Did you ever read the author contribution box on a paper you have contributed to with horror? Did you not realize you were hardly a part of the study, that someone else is claiming the idea, the analysis, or all the writing? What went wrong? The project was so much fun, such teamwork, such discovery, bit by bit, resulting in a manuscript that went through months of rewriting. Then when boiled down into a few categories of contribution, it turns out the other party really did nearly everything, according to them.
What went wrong? I see several sources of confusion. Each person involved in a study will be much more aware of their own contribution than of that made by others. This may particularly be a problem if the work is a result of teams at two different universities. Since these pieces are often filled in at the last minute, they may not even be considered worthy of discussion.
But let’s get one thing straight first off: what does it take to be an author on a study? This could be a big topic, but let’s make it a small one. You have to have done something to contribute to the study. How much varies. It used to be the technicians, often women, were not authors, though they may have done all the experimental work. I remember having this explained to me as an undergraduate when I interviewed for a job at Michigan’s medical campus. The male professor told me when I asked that the technicians got acknowledged and that was all they wanted. I decided not to work in that lab. So, for authorship you have to conceive of the study, impact it in some way, analyze data, write it up, or somehow make it better. You may do this and not be an author, but to be an author you have to actually contribute to the study. Being in the lab, or providing general funding is not enough, though teaching someone to do the techniques they need for a study should count.
But let’s get back to those author contribution boxes that are becoming more and more common. PNAS in an editorial in 2004 by Nicholas Cozzarelli, “strongly encourages” specification of author contributions. He suggests that author contribution categories might be: “designed research, performed research, contributed new reagents or analytic tools, analyzed data, or wrote the paper.” These are suggestions, but they are what we see in many papers now.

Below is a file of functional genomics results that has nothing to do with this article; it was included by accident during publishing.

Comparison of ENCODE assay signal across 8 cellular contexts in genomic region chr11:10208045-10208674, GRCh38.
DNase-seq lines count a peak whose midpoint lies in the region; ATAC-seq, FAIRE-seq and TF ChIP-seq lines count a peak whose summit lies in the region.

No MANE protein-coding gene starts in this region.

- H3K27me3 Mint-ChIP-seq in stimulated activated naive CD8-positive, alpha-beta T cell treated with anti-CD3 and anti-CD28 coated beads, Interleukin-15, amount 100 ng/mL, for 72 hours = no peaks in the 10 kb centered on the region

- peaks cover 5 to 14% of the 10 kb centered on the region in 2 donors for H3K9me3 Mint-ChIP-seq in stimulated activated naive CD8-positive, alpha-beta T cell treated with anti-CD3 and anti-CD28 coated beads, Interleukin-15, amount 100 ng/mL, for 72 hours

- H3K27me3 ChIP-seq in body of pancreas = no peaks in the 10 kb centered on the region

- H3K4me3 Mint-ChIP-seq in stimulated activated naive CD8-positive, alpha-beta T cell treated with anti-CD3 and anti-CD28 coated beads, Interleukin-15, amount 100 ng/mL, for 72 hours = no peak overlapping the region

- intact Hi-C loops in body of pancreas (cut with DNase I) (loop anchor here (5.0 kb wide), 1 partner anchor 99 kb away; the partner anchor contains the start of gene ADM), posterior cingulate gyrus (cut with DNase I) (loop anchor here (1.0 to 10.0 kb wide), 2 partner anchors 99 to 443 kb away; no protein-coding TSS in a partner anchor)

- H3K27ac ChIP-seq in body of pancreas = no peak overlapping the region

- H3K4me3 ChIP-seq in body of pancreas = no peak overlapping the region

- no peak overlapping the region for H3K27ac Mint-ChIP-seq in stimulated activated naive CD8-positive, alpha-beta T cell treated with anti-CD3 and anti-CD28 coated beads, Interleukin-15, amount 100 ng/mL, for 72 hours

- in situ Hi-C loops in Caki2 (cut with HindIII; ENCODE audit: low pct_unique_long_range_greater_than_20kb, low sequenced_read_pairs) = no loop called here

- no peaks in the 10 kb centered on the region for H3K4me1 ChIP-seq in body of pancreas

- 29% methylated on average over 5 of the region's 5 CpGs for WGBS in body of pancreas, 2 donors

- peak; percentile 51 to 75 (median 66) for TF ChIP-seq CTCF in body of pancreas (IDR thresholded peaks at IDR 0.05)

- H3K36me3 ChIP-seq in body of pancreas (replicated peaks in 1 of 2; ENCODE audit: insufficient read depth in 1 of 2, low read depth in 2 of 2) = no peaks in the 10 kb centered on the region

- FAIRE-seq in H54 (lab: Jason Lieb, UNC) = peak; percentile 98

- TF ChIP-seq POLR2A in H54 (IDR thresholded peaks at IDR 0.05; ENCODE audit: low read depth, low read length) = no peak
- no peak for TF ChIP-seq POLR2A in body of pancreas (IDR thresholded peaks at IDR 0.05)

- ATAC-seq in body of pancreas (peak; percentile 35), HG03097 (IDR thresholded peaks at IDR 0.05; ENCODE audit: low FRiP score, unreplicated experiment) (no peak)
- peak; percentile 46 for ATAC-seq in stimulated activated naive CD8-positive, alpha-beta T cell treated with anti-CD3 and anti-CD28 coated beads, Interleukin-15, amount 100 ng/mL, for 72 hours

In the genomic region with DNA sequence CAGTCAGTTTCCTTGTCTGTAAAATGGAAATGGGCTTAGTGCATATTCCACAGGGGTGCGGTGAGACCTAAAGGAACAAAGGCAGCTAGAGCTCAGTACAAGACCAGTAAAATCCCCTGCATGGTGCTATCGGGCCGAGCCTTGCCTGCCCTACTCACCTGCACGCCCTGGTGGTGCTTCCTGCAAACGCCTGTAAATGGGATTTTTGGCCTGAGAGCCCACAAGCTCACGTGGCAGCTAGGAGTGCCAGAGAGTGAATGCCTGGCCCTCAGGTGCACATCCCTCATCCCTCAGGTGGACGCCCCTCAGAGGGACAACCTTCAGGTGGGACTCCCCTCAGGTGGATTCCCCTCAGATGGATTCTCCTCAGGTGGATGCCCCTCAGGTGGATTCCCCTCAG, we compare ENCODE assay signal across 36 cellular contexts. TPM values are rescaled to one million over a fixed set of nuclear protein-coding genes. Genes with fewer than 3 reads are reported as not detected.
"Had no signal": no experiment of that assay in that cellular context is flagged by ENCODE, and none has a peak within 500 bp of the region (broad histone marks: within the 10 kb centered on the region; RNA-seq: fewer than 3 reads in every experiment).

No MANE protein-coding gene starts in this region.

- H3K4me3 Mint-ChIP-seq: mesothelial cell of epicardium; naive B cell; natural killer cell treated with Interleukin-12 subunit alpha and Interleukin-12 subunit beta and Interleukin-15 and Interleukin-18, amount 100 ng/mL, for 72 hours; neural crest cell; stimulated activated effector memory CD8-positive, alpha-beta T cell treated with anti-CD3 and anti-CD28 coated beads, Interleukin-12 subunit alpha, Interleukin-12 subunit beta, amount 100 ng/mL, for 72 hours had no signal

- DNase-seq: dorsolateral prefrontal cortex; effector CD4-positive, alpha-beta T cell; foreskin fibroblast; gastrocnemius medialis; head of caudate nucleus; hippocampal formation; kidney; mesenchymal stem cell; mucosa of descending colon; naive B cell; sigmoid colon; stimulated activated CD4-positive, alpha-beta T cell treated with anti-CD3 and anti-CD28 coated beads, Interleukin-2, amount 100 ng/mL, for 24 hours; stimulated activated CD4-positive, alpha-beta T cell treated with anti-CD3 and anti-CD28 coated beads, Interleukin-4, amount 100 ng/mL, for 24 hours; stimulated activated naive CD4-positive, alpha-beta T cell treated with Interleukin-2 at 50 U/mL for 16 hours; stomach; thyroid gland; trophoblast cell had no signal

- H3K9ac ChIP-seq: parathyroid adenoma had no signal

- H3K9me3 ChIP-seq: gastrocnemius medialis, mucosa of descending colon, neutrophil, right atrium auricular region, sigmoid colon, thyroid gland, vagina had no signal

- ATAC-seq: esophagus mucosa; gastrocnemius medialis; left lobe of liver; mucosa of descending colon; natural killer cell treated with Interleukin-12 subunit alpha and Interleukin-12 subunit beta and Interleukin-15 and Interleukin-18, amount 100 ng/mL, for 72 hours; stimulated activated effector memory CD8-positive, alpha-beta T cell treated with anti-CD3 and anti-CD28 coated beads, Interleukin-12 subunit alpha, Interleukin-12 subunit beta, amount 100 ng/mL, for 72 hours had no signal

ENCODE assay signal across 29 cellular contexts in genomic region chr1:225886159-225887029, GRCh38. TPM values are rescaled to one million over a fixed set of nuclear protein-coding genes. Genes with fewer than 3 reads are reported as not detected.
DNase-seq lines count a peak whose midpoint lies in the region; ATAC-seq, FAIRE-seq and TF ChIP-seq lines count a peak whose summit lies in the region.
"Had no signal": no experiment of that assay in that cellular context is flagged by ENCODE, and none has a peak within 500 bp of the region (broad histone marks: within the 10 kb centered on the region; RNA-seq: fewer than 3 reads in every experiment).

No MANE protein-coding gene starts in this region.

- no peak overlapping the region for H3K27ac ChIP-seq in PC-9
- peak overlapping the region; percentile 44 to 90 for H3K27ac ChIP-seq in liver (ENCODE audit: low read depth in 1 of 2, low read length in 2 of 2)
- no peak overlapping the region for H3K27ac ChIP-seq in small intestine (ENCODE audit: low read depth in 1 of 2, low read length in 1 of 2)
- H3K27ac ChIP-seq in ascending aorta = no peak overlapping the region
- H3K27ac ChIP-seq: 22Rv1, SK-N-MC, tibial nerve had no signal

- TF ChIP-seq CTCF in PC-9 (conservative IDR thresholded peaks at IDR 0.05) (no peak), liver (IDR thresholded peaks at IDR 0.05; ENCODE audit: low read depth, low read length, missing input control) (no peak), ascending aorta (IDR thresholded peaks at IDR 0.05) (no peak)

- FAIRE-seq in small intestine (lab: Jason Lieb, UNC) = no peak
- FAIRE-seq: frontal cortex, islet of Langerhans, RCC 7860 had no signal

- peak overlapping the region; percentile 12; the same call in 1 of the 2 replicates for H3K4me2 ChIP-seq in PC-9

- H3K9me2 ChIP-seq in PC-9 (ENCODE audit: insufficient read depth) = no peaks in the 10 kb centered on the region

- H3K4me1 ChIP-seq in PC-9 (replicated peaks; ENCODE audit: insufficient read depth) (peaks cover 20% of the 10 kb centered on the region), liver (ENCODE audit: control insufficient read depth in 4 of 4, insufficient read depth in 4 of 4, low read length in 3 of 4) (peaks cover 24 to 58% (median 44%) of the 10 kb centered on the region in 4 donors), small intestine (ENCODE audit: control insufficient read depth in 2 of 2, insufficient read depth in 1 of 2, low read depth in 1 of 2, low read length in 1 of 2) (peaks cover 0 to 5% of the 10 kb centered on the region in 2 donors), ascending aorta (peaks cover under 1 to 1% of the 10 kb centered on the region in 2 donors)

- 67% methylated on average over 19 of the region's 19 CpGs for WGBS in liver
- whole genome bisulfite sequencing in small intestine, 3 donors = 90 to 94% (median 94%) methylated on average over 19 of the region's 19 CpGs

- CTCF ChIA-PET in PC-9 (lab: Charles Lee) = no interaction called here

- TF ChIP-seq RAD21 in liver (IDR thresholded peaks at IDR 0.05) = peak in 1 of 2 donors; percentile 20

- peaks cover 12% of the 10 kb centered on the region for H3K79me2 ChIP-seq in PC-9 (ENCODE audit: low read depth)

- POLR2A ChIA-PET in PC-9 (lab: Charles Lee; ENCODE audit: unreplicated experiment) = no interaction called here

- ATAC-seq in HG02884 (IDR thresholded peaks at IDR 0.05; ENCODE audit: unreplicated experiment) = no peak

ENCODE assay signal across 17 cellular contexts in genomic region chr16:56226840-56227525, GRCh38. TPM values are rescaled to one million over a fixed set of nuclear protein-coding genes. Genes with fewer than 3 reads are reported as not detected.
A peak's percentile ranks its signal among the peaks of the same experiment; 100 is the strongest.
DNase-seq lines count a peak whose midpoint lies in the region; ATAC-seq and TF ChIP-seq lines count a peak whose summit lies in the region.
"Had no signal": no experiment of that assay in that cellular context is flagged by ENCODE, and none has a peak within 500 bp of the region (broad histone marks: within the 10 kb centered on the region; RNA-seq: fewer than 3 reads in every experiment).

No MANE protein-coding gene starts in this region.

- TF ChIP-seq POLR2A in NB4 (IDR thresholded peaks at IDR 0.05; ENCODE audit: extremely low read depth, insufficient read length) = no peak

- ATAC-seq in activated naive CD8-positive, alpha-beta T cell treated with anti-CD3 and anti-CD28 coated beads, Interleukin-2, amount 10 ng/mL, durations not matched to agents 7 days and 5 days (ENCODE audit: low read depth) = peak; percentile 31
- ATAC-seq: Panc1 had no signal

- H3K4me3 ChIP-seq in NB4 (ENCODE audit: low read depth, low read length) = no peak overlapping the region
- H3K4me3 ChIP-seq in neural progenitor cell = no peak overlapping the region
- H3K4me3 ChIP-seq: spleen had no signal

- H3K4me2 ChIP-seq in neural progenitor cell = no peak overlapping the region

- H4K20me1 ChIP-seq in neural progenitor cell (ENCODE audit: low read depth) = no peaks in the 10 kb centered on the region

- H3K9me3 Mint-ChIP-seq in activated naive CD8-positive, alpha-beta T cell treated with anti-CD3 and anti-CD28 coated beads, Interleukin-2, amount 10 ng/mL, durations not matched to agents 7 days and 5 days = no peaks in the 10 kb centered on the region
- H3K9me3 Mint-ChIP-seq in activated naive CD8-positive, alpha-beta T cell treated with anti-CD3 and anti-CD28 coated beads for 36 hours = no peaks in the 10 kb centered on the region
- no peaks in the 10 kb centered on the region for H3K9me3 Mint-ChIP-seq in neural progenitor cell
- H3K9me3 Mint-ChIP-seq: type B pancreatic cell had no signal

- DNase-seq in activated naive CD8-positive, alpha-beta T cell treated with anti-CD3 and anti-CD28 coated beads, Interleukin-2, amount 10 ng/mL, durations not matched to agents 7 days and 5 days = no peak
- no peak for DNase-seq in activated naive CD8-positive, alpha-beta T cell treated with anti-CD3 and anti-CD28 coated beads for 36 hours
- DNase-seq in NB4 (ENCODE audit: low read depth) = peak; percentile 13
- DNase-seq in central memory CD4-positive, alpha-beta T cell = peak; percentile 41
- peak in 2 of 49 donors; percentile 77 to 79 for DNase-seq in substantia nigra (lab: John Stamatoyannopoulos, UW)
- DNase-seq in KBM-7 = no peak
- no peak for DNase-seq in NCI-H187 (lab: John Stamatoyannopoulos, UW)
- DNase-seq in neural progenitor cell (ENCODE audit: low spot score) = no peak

Besides the problem of each person seeing their own contribution more clearly than other people’s contributions, there is the problem of definition for every category. It would be tedious to list all the possibilities, but there are a few systematic areas of differing perspective. What if a student plans out a study, brings it to others who go over it carefully, ending up in a redesign? Is that designed by one or more? The answer depends on how important the changes were, often a judgement call.
How about the writing? What if a student writes the paper, but it is repeatedly commented and revised by others? Does that count as also writing? Usually the more senior members of a team do the revising and commenting and the more junior members bring first drafts of experiments, analyses, and writing. There may also be a power difference. How to balance all this?
I’m unconvinced that those author contribution boxes are ever accurate. In ones I have been involved in they have been variously grossly inaccurate, over generous, over stingy, or accurate but uselessly vague. How can you really break out what members of a collaborating team did exactly? If you list contributions, you should be sure to get input from everyone, ideally by asking each person what they contributed, not sending a pre-made list with inaccuracies that develop a life of their own. Keep notes so you can document your contributions and remember to stick up for the weakest team member that might get forgotten.